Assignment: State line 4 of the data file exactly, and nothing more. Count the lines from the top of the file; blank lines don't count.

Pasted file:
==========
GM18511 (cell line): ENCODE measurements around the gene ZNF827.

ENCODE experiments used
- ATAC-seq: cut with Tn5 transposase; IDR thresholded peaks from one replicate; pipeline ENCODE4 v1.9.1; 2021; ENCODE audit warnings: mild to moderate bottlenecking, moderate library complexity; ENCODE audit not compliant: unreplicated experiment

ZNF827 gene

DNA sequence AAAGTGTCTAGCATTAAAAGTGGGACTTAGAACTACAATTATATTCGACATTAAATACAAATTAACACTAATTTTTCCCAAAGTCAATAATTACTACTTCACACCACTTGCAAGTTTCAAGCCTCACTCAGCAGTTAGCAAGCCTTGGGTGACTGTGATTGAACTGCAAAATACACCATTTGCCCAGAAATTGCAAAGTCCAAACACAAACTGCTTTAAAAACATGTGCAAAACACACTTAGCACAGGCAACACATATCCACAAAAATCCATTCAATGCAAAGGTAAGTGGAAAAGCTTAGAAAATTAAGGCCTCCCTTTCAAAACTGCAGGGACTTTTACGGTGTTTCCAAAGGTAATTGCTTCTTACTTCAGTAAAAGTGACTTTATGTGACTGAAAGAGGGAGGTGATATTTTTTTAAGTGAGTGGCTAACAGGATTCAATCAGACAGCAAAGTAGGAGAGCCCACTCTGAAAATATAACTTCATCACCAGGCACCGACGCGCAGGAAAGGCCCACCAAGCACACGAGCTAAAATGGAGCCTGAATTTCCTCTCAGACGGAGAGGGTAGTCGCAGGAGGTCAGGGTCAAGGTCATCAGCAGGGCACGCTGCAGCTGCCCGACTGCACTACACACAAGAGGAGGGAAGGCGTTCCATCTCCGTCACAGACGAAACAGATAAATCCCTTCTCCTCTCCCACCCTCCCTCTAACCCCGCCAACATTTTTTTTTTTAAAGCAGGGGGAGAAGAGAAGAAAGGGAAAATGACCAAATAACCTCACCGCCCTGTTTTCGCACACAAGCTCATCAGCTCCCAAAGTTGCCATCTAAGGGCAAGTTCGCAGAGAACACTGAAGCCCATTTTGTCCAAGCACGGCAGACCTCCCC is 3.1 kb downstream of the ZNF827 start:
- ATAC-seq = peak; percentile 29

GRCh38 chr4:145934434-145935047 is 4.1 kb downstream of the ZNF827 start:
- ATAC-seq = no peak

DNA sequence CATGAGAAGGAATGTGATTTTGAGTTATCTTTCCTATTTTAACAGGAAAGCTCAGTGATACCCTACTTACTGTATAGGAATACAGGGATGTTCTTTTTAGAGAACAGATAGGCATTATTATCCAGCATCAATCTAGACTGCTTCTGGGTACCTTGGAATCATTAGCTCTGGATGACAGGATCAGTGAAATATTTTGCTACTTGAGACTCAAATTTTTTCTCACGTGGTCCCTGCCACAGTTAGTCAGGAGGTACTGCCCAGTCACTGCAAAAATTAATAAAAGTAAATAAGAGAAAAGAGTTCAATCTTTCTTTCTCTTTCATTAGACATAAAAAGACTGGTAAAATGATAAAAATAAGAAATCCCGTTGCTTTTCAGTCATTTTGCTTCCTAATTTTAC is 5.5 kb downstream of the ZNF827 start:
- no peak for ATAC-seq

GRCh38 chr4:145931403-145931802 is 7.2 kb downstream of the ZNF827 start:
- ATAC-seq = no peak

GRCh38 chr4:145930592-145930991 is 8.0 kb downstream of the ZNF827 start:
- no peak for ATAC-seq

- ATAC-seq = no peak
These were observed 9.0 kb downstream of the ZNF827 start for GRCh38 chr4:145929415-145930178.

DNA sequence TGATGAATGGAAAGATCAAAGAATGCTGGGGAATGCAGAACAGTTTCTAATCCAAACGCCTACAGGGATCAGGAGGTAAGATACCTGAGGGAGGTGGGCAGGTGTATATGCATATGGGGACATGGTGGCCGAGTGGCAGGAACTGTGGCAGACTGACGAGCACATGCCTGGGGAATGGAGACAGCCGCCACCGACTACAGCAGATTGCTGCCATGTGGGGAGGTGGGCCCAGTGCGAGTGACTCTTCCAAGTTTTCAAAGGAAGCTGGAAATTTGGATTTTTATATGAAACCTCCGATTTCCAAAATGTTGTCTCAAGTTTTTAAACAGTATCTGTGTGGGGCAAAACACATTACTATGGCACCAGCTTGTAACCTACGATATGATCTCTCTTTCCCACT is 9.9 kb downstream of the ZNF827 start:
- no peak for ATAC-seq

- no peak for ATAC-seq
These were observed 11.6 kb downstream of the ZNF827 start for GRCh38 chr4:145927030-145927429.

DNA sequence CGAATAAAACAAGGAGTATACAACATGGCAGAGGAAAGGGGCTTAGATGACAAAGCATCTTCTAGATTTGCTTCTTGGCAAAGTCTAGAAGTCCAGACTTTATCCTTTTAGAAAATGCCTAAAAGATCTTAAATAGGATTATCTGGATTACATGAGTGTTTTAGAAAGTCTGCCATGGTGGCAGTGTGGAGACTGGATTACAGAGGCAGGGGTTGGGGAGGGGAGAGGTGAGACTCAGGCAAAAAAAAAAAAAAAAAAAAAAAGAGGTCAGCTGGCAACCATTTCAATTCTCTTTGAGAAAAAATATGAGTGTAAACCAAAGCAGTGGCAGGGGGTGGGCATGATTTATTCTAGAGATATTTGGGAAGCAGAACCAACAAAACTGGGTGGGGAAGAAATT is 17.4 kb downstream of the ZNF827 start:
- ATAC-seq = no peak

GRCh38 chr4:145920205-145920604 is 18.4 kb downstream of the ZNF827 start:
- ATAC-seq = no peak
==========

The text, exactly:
ZNF827 gene